THE GROWTH OF THE REPUBLICAN REGIMES AND THE EMERGENCE OF BAATHIST IRAQ (1958–1979)

THE GROWTH OF THE REPUBLICAN REGIMES AND THE EMERGENCE OF BAATHIST IRAQ (1958–1979)

After the revolution of 1958 toppled the monarchy, Iraq went through several years of instability, as the early republican regimes struggled to maintain their hold on the country’s fractious population.

Abdul-Karim Qasim’s government was itself overthrown in 1962, and the political ideology that he had espoused—Iraqi nationalism—made way for pan-Arabism, the movement inspired by Egyptian president Gamal Abdel Nasser. Eventually, an offshoot of Arab nationalism— Baathism—became the dominant party ideology of its day.

This chapter will discuss the tumultuous years of 1958–79, the social, political, and economic developments that marked those years; and the sociopolitical groundwork laid for the eventual rise to power of the Baathist regime of Saddam Hussein.

The First Republican Regime (1958–1963)

When Brigadier General Abdul-Karim Qasim (1914–63) took power in 1958, his regime attempted to show that there was a fount of goodwill for the new government. While the royalists seethed at the massacre of the Hashemite family and Britain and Jordan made threatening noises about invading Iraq, a substantial majority of Iraqis came out in the streets in the first few days of the revolution to voice hopes that Qasim’s coup augured better times.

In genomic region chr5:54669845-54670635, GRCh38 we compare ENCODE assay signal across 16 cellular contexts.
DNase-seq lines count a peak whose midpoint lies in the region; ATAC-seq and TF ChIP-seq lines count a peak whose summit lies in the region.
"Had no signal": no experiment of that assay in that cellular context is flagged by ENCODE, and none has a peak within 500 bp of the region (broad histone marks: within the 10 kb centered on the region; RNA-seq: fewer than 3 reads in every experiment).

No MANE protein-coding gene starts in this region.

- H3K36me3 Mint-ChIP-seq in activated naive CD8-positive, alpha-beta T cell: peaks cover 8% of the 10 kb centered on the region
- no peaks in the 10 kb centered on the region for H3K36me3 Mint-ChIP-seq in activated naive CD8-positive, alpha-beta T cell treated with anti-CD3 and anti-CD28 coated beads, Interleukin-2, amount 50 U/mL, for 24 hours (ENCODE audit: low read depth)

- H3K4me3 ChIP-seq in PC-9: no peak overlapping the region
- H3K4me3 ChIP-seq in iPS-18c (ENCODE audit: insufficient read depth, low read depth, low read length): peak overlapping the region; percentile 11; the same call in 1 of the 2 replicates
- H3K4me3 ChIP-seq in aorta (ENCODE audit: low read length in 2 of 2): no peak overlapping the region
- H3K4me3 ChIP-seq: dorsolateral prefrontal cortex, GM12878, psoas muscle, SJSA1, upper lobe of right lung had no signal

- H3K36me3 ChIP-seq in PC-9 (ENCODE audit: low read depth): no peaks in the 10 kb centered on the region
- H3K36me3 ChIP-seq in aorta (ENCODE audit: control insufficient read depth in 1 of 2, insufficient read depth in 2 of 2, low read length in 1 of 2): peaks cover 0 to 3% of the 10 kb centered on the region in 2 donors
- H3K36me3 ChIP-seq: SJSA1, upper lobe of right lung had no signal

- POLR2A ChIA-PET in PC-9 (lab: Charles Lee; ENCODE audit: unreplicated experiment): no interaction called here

According to political historian Charles Tripp, much of this public enthusiasm was stage-managed by the Communists and other national parties in Iraq (Tripp 2000, 149–150). Still, to the poor peasant and the city intellectual, no less the Kurdish laborer and the small Shii trader, Qasim’s coup d’état could not have come at a better moment.

Burdened by disproportionate taxes, oppressed by absentee landlords, and chafi ng under discriminatory policies against ethnic and sectarian groups, many Iraqi individuals and communities hoped that the revolutionary fervor of the disparate factions in power would lift them out of their misery and provide them with a better life.

Qasim’s revolutionary government, which included representation by all of the major political blocs except the Communists, promised a national agenda in which feudal relations in the countryside would be dismantled; country-wide programs tackling poverty, health, and literacy would be promoted; ethnic and sectarian divisions abolished; and economic development, reenergized.

Furthermore, a three-man SunniShii-Kurd Sovereignty Council was to fulfi ll the ceremonial functions of the head of state. But from the very beginning, the revolution began to devour its children: The latent split between Iraqi nationalists and pan-Arabists became real; the jostling between parties relying on mass membership and the other more traditional political factions came out in the open; and Iraq’s fragile economy could not withstand the radical reorientations imposed on its agricultural, commercial, or industrial bases.